Rugby correspondent, Sam Harrison, summarises the results in week 3 of the Aviva Premiership.Written by Sam Harrison on 23rd September 2016
Euro 2012 team of the tournament
Ross Highfield picks the eleven players who he believes shone at the recent tournament in Poland and Ukraine where Spain once again proved triumphant in the final...
Ross Highfield picks the eleven players who he believes shone at the recent tournament in Poland and Ukraine where Spain once again proved triumphant in the final:
There are many goalkeepers in the world who would envy Iker Casillas. The Spain and Real Madrid goalkeeper has won Spanish league titles, Champions Leagues, a World Cup and now two European Championships, usually whilst playing behind many of the world’s finest footballers. But the Spain side that conceded just once in six Euro 2012 matches was not an attacking juggernaut throughout; in the group stage, a number of fine saves against Croatia prevented an early Spanish exit, and his role in the semi-final against Portugal was as pivotal. There were also moments when Italy threatened to get back into Sunday’s final, with the score at 1-0 and 2-0, but San Iker, at his imperious, intimidating best, was not to be beaten.
The break-out star of this year’s tournament, Alba’s impending move to Barcelona will come as no surprise to anyone who saw just one of his marauding runs down Spain’s left. His goal in the final was the result of pace and drive that nobody in the Italian team could match and it was fitting that he should score the goal that effectively ended the contest.
As in every tournament since World Cup 2006, Lahm once again proved himself to be the world’s best full-back.
It was a season of ‘almosts’ for Pepe, who was eliminated in the semi-finals of both the Champions League and European Championships in two cruel penalty shootouts. His own performances at Euro 2012, though, were most often complete defensive masterclasses. Portugal were the only team to prevent Spain from scoring, and in a side playing two former wingers as full-backs, much credit must go to both centre-halves and particularly Pepe.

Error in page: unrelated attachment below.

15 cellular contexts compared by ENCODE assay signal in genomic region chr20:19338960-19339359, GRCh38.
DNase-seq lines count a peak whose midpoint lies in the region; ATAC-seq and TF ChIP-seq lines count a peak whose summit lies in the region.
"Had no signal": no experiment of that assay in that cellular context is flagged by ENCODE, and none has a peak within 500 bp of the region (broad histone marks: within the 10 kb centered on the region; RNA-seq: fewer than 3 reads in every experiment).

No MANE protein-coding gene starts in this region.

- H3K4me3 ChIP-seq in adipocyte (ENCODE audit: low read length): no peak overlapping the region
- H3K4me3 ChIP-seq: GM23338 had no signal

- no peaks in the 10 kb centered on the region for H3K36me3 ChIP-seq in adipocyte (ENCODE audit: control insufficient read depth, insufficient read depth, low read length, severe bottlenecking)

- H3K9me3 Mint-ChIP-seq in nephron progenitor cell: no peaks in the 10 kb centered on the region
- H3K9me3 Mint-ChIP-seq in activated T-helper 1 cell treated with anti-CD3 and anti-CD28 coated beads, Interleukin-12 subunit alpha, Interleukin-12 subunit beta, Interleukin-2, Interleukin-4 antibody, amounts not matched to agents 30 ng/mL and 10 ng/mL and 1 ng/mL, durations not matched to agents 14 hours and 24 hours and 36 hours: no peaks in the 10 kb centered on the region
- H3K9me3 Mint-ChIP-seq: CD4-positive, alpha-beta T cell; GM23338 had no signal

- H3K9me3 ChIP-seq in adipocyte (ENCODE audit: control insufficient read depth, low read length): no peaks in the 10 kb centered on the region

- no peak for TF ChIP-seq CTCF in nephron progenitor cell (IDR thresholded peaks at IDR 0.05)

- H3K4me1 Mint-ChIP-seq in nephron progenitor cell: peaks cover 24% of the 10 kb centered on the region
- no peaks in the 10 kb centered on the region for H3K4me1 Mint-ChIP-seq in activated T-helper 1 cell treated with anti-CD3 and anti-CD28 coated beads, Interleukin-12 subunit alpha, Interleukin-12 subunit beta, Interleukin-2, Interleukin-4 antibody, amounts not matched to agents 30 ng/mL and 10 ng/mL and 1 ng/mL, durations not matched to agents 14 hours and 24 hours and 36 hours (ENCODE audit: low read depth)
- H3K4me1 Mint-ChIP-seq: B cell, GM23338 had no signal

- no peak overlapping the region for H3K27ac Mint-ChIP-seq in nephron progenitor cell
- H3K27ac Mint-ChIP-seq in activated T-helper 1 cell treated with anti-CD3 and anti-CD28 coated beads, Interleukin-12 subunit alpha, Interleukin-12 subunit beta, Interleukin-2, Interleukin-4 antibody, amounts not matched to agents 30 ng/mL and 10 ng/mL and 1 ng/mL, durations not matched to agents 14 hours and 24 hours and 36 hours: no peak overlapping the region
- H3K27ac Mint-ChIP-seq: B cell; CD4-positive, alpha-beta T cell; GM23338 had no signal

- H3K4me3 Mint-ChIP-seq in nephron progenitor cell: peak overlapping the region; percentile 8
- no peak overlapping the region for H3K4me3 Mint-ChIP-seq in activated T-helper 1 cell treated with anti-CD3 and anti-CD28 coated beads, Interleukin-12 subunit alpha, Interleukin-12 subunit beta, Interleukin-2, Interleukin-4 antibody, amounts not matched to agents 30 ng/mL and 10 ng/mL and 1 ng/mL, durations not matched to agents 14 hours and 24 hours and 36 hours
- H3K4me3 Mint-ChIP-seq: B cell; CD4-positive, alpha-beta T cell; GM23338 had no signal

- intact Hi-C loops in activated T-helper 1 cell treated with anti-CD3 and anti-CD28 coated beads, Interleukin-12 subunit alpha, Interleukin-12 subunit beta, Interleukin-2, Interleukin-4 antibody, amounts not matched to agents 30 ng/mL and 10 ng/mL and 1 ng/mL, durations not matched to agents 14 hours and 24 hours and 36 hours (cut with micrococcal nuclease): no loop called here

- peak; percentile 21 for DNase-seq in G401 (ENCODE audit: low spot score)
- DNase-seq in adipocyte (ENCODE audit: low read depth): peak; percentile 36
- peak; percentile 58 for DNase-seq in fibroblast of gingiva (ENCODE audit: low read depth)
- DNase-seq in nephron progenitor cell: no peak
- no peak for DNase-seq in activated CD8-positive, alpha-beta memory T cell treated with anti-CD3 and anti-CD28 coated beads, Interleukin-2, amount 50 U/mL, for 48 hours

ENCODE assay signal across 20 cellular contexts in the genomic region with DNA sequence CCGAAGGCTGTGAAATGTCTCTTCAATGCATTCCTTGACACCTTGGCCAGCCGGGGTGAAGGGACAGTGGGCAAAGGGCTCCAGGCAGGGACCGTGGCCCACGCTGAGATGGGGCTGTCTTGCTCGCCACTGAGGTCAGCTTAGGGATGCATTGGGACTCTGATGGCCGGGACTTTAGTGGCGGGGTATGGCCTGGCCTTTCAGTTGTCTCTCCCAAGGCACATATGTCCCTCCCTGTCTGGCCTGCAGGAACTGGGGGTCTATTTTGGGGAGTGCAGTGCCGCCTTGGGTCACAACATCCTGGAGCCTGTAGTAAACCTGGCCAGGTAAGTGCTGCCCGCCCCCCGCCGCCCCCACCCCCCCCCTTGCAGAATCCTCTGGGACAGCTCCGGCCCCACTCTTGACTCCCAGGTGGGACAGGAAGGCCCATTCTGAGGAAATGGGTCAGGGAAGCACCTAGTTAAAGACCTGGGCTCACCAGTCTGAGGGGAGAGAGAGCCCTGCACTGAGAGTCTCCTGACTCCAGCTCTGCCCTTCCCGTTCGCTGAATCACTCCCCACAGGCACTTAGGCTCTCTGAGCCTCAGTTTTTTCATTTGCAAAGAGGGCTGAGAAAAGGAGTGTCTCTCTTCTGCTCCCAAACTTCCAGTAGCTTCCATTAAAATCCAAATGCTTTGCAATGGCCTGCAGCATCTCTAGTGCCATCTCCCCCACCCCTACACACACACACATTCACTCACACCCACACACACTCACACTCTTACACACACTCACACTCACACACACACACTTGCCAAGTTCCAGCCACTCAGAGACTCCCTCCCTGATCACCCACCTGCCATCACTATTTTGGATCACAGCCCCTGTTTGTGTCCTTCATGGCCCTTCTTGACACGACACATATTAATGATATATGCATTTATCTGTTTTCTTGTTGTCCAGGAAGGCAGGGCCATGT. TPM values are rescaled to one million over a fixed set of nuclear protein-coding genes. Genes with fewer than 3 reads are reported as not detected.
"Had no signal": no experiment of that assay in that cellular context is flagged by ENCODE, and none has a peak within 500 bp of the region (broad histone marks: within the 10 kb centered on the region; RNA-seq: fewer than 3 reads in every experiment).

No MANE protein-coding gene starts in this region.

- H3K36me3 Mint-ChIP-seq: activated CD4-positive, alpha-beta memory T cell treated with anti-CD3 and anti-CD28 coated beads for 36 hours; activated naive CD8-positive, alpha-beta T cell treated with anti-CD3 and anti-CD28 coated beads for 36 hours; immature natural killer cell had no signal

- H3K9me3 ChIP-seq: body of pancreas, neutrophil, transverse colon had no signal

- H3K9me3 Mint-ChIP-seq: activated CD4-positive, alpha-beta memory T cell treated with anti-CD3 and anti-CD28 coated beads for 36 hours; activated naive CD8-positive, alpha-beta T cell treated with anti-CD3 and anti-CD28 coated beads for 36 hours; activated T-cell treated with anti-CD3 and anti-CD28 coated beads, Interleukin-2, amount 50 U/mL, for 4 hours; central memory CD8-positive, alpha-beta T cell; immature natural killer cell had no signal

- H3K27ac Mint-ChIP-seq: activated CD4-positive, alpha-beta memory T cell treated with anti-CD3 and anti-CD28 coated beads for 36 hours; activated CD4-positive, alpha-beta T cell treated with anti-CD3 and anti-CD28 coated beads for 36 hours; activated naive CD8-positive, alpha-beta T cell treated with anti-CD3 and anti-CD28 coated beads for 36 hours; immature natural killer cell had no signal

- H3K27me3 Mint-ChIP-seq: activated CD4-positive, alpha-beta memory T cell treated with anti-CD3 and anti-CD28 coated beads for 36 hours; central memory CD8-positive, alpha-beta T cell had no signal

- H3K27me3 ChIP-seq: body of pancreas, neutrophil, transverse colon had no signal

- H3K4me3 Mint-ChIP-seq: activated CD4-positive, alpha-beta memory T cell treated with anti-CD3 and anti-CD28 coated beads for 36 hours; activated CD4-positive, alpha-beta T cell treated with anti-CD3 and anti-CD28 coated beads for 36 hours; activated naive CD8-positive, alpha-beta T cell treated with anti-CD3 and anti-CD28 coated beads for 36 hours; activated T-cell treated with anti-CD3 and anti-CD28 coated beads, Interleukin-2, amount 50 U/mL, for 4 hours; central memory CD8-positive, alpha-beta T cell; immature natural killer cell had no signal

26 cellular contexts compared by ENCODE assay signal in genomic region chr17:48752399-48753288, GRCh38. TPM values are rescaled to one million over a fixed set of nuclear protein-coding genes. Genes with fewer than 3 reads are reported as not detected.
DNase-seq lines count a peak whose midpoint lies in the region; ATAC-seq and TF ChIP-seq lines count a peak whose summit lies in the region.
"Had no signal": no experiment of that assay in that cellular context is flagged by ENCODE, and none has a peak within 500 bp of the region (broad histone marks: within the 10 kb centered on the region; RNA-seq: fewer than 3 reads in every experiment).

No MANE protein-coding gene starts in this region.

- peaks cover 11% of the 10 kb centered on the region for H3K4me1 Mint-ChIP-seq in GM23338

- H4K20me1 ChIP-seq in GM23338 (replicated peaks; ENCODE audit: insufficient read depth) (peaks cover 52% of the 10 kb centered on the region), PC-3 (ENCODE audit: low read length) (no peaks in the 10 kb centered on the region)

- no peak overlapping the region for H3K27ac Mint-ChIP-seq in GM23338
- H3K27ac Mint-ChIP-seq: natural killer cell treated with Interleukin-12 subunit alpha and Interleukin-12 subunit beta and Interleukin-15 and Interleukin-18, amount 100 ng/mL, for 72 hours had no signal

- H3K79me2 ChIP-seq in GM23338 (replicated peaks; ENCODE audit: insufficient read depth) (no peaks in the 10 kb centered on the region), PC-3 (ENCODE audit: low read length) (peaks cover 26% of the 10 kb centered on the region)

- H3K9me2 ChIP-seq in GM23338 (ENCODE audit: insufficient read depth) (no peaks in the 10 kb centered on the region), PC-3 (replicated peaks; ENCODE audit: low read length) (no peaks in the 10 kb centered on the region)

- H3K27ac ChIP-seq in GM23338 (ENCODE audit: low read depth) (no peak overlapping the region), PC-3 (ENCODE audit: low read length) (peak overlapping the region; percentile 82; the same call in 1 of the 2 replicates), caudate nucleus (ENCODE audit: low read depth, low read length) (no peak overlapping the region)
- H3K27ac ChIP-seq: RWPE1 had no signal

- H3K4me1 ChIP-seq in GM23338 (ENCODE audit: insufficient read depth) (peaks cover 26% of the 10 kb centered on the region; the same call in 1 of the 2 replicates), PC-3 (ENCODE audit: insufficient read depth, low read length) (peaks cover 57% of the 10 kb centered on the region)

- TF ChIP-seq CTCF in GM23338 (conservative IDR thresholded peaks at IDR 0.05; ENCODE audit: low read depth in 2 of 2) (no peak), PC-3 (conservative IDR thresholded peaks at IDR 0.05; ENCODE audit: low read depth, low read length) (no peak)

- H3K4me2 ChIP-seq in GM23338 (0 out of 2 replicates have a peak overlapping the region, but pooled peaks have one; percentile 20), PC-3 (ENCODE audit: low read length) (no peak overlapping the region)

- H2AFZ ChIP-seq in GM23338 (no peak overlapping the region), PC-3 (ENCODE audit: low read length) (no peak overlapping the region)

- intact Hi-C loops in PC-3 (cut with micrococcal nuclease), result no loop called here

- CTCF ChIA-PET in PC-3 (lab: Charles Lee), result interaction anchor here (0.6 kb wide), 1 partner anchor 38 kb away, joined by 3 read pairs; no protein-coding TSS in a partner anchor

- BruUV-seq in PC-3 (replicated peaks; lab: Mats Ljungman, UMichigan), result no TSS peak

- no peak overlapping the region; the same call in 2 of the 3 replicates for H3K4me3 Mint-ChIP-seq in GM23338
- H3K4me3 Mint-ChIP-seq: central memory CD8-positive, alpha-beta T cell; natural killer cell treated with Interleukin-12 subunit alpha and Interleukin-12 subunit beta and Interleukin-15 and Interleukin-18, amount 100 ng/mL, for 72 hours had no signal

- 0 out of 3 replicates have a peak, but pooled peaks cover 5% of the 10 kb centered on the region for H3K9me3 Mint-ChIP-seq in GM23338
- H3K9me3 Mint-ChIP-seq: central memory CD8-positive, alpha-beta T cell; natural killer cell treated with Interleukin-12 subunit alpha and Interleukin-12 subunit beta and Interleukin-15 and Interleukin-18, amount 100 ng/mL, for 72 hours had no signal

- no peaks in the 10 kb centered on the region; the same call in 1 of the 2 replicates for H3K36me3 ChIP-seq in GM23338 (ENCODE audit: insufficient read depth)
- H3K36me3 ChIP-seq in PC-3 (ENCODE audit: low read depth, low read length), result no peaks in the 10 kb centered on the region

Carles Puyol’s injury meant that Ramos - for the previous two tournaments Spain’s right-back - was moved into the centre-half position he plays in at club level. It did not stop him from getting forward, proving a potent threat against both Portugal and Italy. But it was his role in extending Spain’s incredible run when it matters most – they have not conceded a goal in knock-out matches since 2006 – that cemented his place here.
It is odd that a 33-year-old who has won two Champions Leagues and was man-of-the-match in a World Cup final six years ago suddenly made so many headlines at this tournament. Yet Pirlo’s superb performances against Germany and England were most surprising in coming a year after his release from AC Milan, the club where he made his name. His career at the top level had looked over, but he laughed in the face of such an assessment, providing many of the competition’s classiest moments. He is not the quickest – he never was – and yet he seemingly always has time. A true great.
Qualifying for the tournament via the play-offs and emerging from a group containing both Germany and the Netherlands, Portugal, in spite of their obvious talent, must go down as the tournament’s surprise package. Ronaldo shone brightly but briefly, but it was Moutinho’s work in the middle of the pitch that dictated the team’s play.
For so long, Germany were so impressive, winning every match convincingly until the semi-final. When it really counted, many of the marquee names disappointed – Bastian Schweinsteiger, Lukas Podolski and Mario Gomez amongst others – but Khedira was a tireless worker throughout, who also found himself in many advanced positions, most notably against Greece, where he calmed German nerves with a thundering volley to restore the German advantage.
Spain played much of Euro 2012 with a 4-6-0 formation, but with the excellent running of David Silva and Cesc Fabregas, who needs strikers? Fabregas was often brilliant, yet Silva, scorer of the goal that got the ball rolling in the final, was the tournament’s most effective attacker. Two goals and three assists later, it is easy to see why Manchester City are desperately trying to price Real Madrid out of a bid.
Andres Iniesta is still only 28. He was man-of-the-match twice in each of Spain’s two previous tournament wins, and thrice in Euro 2012, including in the final. He is the heartbeat of all that Spain and Barcelona do.
Wasteful in the opening match, dropped for the third, anonymous in the final. Mario Balotelli is world football’s greatest enigma, the ultimate all-or-nothing player. Yet when he is good, he is a phenomenon. Whilst Fernando Torres and Mario Gomez also scored three in the tournament, none of Torres’s goals were vital, whilst Gomez went quiet when the going got tough. Balotelli? He struck both goals in a semi-final that Italy were meant to lose, the second possibly the goal of the tournament. He answered the racist chants in the best way: with his feet.